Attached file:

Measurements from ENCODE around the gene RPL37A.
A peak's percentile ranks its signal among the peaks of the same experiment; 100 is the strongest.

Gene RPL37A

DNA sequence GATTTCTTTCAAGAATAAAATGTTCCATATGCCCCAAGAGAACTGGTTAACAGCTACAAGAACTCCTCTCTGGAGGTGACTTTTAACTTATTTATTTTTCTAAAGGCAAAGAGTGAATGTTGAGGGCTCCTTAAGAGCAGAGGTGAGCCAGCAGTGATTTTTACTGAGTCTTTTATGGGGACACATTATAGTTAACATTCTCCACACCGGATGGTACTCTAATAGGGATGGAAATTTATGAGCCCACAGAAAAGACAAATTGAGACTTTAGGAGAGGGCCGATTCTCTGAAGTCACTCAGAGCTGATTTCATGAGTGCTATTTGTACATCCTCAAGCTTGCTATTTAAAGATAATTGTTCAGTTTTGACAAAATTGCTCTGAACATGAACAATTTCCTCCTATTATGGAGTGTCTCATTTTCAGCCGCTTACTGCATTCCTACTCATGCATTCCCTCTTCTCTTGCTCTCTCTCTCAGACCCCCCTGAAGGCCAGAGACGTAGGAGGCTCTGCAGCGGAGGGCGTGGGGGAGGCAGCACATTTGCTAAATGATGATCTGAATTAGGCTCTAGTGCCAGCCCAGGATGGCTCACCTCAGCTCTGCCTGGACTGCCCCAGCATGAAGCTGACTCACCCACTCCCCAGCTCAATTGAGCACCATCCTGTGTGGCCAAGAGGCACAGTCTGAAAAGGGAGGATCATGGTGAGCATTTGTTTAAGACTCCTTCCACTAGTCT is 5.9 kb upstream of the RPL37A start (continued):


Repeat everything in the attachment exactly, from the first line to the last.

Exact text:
Measurements from ENCODE around the gene RPL37A.
A peak's percentile ranks its signal among the peaks of the same experiment; 100 is the strongest.

Gene RPL37A

DNA sequence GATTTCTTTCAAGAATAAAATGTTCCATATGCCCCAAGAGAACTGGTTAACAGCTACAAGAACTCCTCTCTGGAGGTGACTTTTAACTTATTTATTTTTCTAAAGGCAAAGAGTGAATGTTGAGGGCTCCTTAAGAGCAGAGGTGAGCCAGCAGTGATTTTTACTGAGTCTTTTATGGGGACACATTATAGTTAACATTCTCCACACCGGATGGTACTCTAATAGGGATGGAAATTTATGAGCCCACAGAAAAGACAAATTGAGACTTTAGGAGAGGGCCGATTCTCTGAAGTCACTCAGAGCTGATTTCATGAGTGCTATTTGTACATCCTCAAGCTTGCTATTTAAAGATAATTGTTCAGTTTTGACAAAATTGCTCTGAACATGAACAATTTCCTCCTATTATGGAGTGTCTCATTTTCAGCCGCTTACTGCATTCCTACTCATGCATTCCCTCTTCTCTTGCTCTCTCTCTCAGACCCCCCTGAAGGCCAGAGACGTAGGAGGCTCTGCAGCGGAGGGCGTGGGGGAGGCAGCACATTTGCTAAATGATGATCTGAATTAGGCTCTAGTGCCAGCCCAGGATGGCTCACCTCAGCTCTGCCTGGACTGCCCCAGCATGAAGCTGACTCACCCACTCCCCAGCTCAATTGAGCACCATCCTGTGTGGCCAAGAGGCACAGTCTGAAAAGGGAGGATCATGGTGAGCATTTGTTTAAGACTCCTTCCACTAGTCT is 5.9 kb upstream of the RPL37A start (continued):